Small businesses could not only struggle to comply with the new B-BBEE requirements, it could also pose a serious threat to their supplier status.
The proposed amendments to the B-BBEE Codes of Good Practice could make it difficult for smaller businesses to achieve an acceptable scorecard and compete for contracts with government and state-owned enterprises, says Tony Balshaw, managing partner of Mazars East London.
‘Priority elements’ are the problem
The current codes allow qualifying small enterprises (QSEs) to choose four of the seven scorecard elements to comply with; but this will no longer be the case.
The proposed amendments have reduced the elements from seven to five. They are, however, silent on how QSEs will be scored but include the application of so-called priority elements.
Ownership targets ‘unachievable’
“This will be very difficult for many businesses. Achieving the ownership targets, in particular for the new enterprise and supplier development element, will be very challenging,” Balshaw says.
If the amendments are passed into law, the majority of points – 53 out of 100 – will be attributable directly to black ownership.
“This appears to contradict government’s stated intention to pursue Broad-Based BEE, in contrast to the excessive focus on ownership that existed before the current codes were promulgated.”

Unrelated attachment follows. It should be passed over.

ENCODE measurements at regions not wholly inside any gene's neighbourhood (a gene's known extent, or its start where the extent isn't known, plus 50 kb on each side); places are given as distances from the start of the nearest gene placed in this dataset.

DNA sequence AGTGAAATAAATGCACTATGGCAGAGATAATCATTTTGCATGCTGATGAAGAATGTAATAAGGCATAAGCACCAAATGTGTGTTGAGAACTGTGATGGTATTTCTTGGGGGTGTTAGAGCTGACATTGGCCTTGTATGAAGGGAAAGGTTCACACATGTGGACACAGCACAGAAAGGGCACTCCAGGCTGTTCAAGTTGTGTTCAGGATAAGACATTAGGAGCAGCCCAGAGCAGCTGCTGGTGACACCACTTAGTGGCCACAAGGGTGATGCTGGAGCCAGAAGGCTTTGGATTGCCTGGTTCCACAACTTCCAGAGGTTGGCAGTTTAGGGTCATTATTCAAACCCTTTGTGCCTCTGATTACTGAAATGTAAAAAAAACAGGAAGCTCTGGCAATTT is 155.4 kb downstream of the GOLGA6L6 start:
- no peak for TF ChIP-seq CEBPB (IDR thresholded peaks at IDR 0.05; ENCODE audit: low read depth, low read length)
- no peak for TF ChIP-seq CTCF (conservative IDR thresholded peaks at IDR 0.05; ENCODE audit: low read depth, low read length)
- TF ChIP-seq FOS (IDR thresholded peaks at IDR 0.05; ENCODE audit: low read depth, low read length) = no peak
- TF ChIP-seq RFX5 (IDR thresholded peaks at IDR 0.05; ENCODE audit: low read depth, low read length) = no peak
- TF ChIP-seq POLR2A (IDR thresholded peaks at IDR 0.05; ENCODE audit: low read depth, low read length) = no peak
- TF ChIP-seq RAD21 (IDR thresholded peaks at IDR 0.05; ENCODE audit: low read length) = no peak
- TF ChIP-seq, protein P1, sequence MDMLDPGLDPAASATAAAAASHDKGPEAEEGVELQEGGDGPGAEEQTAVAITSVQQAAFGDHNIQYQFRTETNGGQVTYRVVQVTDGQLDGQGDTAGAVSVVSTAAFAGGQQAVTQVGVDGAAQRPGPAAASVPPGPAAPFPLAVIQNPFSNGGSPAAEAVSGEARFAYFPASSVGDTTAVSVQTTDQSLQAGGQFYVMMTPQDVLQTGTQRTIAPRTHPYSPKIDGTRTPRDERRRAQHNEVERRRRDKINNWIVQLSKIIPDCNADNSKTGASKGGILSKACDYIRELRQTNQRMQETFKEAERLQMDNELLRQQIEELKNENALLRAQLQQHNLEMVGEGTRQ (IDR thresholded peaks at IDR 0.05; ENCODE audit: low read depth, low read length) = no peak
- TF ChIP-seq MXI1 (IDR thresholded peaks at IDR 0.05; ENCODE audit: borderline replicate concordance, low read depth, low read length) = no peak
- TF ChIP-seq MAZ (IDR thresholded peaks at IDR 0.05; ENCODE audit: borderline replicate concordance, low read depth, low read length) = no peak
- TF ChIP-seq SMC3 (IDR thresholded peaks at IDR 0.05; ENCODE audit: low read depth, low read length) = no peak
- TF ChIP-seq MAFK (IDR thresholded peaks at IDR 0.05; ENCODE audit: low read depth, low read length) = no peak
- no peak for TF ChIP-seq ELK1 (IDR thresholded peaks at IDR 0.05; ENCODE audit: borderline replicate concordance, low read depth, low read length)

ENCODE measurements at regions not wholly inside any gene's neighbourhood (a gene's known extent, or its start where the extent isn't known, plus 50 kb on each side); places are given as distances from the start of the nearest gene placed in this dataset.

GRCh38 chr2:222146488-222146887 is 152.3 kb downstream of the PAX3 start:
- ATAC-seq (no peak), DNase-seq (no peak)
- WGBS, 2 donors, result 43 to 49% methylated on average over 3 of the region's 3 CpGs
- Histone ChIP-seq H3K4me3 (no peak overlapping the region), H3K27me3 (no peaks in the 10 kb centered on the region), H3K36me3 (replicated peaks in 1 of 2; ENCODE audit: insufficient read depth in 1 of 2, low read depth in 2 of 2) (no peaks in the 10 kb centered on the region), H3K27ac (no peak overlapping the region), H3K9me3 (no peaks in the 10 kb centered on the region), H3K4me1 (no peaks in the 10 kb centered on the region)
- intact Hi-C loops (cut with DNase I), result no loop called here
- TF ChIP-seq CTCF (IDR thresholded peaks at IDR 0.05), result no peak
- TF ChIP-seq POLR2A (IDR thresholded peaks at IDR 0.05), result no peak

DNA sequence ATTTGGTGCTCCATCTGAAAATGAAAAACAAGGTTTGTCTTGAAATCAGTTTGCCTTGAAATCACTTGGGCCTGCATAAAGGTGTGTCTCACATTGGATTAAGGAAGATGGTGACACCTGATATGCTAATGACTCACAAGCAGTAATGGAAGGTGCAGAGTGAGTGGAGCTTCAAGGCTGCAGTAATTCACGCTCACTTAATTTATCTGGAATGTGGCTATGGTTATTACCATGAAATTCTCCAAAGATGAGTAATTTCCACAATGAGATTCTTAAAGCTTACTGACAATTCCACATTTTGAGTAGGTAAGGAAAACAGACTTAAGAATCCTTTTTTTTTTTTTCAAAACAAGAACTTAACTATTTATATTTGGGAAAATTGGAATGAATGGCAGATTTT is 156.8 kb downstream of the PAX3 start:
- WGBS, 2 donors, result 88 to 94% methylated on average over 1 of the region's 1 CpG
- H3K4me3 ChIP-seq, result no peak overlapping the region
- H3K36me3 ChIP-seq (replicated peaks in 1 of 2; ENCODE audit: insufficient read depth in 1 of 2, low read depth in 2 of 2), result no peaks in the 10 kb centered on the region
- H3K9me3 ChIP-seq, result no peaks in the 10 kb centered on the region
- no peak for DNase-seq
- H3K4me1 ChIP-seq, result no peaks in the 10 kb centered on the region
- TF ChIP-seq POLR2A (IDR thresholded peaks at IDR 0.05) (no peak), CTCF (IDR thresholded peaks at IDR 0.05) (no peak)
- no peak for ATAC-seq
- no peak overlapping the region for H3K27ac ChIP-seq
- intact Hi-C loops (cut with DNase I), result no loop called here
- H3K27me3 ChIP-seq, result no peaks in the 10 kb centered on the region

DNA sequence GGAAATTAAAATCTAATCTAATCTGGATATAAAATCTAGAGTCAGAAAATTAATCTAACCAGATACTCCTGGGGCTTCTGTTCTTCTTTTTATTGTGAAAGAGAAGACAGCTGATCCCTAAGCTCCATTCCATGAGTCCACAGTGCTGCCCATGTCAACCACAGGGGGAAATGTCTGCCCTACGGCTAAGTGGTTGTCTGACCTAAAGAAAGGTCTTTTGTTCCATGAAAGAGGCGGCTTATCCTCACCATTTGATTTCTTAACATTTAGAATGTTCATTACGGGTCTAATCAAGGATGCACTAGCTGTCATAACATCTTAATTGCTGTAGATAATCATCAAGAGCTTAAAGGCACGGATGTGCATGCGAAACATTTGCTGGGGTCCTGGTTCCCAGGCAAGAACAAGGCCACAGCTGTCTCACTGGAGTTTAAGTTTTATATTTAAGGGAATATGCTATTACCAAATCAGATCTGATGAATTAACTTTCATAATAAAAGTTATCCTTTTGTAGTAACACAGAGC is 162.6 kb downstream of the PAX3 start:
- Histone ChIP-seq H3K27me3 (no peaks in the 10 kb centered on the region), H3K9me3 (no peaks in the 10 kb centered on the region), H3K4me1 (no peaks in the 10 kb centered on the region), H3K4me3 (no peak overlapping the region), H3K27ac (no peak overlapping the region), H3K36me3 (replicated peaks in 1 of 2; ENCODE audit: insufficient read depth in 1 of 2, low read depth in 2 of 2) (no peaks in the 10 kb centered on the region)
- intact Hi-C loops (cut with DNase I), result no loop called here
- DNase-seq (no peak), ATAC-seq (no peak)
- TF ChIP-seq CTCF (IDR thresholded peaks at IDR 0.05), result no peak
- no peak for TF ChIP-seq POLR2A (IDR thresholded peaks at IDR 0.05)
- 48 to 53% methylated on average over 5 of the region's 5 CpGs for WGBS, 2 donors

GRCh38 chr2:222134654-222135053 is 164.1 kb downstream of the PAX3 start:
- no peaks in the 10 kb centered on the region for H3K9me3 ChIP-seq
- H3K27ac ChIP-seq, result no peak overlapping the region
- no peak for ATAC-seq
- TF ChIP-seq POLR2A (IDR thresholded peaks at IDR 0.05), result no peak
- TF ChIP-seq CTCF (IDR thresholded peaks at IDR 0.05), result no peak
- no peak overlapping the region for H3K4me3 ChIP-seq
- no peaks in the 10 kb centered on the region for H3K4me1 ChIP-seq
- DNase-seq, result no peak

SMEs could revolt against codes
Balshaw says a backlash from business could occur if the amendments are passed, similar to the backlash from non-profit organisations that has already resulted in the Department of Trade and Industry (DTI) withdrawing proposed changes to the socio-economic development element, whereby companies would only receive points towards their scorecards if they funded NPOs with 100% black beneficiaries.
Codes already amended following protest
The DTI withdrew proposed changes to the codes on socio-economic development after several stakeholders expressed concern that the changes would adversely affect charities and beneficiary organisations.
The proposal was interpreted as meaning that any firm that donates to a charity that helps a white, coloured or Indian person may not be able to claim points for its BEE scorecard. If implemented, this would mean ruin for many charities.
However, Balshaw believes amending the codes at this point appears premature.
He says, “Government’s Preferential Procurement Policy Framework Act (PPPFA) was only effective from December 2011. Further, the minister gave state-owned enterprises a year’s grace before they had to apply the codes, a period which only expired on 7 December this year.”
Time needed to assess codes
“The current codes haven’t been operational long enough to make any meaningful assessment as to their success or failure,” Balshaw says.
“Studies should be conducted and the effectiveness of the codes assessed only after a few years of application of the current codes by organs of state and SOEs.”
“There is anecdotal evidence that significant progress has been made over the years by business in support of government’s drive to promote economic transformation, and particularly within the past year as the revised PPPFA was implemented.
Business goodwill towards BEE may fade
“However, I fear that if the amendments go through, the goodwill that business has shown towards BEE will be eroded.”
“There is an overwhelming sense that the proposed amendments are too draconian and punitive. The net result could be to further polarise business and government, and create negative consequences for the South African economy.”